KUALA LUMPUR: Red roses remain firmly in the top spot when it comes to choosing the perfect bloom for Valentine’s Day.
“Red roses, as always, will be in demand followed by pink roses. We usually focus on red, pink and white roses but of late, the demand for white lilies is also increasing,” said said Fareastflora.com Sdn Bhd assistant manager Eko Hermawan Goh, adding that this was because the flowers were traditionally known as the symbol of love.
Goh and his small team of chief florist and helpers are working tirelessly to process orders received both online and offline, and the numbers were expected to surge between 500 and 600 orders.
To cope with the peak season, Fareastflora.com and its sister company Floristika.com.my Sdn Bhd (which specialises in fresh cut flowers) have also resorted to hiring part-time helpers and drivers.
“We had a lot of last-minute orders last year because the Chinese New Year was only three days apart from Valentine’s Day.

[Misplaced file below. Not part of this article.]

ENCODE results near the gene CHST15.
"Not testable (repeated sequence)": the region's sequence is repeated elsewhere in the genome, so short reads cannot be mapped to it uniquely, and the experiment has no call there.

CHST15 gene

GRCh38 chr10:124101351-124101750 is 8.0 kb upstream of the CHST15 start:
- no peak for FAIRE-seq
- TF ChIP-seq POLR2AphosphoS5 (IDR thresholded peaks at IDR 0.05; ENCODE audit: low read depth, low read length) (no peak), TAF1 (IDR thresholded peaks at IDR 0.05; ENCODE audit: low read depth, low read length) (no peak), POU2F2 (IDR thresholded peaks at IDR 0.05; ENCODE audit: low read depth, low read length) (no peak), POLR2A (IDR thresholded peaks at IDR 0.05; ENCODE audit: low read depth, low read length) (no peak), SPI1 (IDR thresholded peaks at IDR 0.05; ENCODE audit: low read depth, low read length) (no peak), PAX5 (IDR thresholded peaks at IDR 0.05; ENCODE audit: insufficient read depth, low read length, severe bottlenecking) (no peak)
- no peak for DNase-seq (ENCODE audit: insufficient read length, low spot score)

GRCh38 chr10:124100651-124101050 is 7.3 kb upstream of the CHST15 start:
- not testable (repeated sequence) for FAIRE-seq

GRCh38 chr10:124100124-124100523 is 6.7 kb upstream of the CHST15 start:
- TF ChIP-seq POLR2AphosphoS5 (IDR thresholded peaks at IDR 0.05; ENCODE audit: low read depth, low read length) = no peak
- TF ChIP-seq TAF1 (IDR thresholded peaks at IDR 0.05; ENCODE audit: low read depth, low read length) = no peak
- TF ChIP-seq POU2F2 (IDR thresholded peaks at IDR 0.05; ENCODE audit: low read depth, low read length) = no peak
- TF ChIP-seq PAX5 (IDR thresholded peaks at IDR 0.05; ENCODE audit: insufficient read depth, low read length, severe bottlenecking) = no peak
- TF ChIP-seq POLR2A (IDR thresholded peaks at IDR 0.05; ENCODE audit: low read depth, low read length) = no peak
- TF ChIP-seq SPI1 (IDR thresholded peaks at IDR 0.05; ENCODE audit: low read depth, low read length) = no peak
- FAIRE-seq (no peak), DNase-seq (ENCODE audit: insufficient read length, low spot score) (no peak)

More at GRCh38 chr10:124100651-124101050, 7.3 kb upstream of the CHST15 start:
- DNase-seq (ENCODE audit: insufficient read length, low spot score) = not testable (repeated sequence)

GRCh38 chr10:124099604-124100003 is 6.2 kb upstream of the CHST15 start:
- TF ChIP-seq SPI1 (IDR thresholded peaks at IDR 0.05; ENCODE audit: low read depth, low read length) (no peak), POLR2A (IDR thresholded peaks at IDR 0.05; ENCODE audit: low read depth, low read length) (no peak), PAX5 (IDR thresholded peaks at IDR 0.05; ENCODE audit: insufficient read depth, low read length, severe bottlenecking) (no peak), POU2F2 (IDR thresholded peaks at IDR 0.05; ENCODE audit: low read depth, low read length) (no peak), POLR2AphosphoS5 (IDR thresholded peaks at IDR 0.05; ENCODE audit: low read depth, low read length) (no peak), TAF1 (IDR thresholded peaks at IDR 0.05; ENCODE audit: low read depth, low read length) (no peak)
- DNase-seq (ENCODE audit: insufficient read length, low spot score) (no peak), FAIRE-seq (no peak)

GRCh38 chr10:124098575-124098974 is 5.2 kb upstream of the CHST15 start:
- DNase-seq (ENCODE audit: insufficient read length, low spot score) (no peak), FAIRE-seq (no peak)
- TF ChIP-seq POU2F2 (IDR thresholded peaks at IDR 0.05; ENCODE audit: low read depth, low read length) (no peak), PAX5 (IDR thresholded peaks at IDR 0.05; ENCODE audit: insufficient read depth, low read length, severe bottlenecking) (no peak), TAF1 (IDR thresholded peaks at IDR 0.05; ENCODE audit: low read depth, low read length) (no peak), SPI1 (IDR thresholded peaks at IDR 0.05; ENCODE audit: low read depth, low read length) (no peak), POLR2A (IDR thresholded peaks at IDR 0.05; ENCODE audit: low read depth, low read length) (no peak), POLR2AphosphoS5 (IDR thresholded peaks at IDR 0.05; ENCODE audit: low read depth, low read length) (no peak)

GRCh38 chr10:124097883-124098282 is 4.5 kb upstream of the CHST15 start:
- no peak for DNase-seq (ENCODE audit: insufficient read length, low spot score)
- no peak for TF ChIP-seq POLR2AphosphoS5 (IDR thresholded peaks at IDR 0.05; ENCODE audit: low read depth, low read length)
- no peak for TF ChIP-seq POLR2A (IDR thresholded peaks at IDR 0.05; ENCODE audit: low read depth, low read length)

“However, this year there are more pre-orders, especially through our website,” he said.
Fareastflora.com introduces new designs each year with some designs based on creations from the company’s headquarters in Singapore.
This year’s bouquet catalogue ranges from RM169.90 for a six-rose arrangement called “My Sweetest Valentine”, the bestseller “Scarlette” priced at RM239.90 for 11 roses, to the most expensive “Love, Actually” priced at RM1,199.90 for 99 stalks.
The company also accepts special and custom-made arrangements via walk-ins and e-mail requests.
Goh recalled a special arrangement he did last year for a husband who ordered 4,000 stalks of white, pink and red gerberas for his wife.
“Gerberas are an alternative to roses due to their cheaper price,” he added.
Floristika.com.my deputy general manager May Chen said although the price of roses had gone up between 30% and 40% across the board compared to last year, the company was optimistic that consumers would opt for the flowers for the special day.
“We are currently importing red roses from India due to its cheaper cost and thicker petals compared to China-imported roses.
“This is also our effort to cut costs for our customers,” she said.